With the climate crisis at our doorstep, extreme heat is likely to become an annual phenomenon. It is predicted that by 2050, 24 urban centres in India will breach average summertime high temperatures of at least 35°C, with devastating results for the economically weaker sections.

This will impact people’s health, mortality and labour productivity. Already we have official estimates that suggest 25,983 lives were lost between 1990 and 2020 due to heatwaves. The International Labour Organisation estimates working hours lost due to heat stress are likely to increase to 5.8 per cent of working hours by 2030, an equivalent of 34 million jobs.

Heat action plans

The Centre and State governments have been trying to address the issue by creating heat action plans (HAPs) that recommend post-heatwave responses and actions that government departments should undertake to decrease extreme heat impact. These would need to be constantly reviewed, given the ground situation.

In a first critical assessment of HAPs in India, the Centre for Policy Research has brought out a new report, ‘How is India Adapting to Heatwaves?: An assessment of heat action plans with insights for transformative climate action’. It examines 37 HAPs across 18 States to evaluate preparedness to deal with heatwaves.

Incorporating climate projections

So, what does the report recommend? It notes that most HAPs are not built for the local context and have an oversimplified view of the hazard and only ten out of 37 HAPs seemed to establish locally-defined temperature thresholds. It recommends nuancing and localising the heat hazard definition by incorporating climate projections. Climate projections could help identify future planning needs.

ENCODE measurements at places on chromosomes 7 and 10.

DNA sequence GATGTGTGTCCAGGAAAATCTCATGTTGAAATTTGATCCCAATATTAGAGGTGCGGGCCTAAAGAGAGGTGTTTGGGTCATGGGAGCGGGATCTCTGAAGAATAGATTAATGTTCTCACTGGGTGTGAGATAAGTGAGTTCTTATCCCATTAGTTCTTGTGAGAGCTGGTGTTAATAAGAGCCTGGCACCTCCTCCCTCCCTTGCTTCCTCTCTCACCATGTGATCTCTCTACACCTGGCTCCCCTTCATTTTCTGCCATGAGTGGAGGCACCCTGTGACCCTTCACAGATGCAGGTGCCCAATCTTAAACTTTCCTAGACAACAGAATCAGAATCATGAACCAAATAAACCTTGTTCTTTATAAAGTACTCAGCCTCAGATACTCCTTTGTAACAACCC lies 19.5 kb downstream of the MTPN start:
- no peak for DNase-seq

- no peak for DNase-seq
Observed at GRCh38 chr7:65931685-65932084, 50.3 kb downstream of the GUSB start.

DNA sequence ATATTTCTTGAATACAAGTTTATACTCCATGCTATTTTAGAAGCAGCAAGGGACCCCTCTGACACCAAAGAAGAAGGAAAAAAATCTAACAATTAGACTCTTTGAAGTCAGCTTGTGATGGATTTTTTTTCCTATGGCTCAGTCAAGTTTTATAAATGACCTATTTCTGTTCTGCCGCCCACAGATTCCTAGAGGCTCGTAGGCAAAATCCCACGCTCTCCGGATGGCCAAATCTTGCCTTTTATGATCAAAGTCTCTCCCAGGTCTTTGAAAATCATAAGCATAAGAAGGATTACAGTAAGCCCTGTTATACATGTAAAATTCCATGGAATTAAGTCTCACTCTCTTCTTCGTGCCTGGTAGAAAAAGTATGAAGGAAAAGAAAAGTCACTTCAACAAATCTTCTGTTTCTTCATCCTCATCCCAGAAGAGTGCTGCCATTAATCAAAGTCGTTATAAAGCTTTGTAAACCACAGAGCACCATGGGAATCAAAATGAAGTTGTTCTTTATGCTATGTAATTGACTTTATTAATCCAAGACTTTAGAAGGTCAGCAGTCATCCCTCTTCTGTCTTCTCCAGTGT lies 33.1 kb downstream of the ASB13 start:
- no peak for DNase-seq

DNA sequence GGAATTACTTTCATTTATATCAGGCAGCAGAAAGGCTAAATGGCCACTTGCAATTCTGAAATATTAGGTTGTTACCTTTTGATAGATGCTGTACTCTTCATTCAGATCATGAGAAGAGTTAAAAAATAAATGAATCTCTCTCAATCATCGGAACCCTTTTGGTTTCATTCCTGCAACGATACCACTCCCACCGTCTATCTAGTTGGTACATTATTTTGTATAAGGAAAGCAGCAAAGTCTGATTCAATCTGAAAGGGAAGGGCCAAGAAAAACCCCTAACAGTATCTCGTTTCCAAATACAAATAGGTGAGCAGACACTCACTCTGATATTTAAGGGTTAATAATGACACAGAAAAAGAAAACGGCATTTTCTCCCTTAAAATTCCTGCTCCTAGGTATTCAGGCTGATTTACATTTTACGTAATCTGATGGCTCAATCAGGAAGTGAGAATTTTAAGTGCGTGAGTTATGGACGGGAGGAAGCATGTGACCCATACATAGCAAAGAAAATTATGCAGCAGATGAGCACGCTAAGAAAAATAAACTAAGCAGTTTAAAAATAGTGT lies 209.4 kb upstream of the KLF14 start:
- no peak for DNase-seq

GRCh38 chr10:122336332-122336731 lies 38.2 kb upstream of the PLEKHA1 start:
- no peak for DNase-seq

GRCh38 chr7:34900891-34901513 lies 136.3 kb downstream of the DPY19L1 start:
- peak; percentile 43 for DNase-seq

The report found that almost all the HAPs are poor at identifying and targeting vulnerable groups and only two of the 37 HAPs had carried out essential specific vulnerability assessments. HAPs were also found to be severely underfunded. Only 11 of 37 HAPs had discussed funding sources, of which eight asked implementing departments to self-allocate resources, indicating a serious funding constraint.

The HAPs had weak legal foundations. The report recommended more explicit linkages with the legal structure for disaster management and environmental governance.

The HAPs were found to be insufficiently transparent with very few listed online. It recommended creating a national repository of HAPs housed in the National Disaster Management Authority and conducting independent evaluations of their performance. More investment in capacity building across sectors by HAPs was seen as the need of the hour.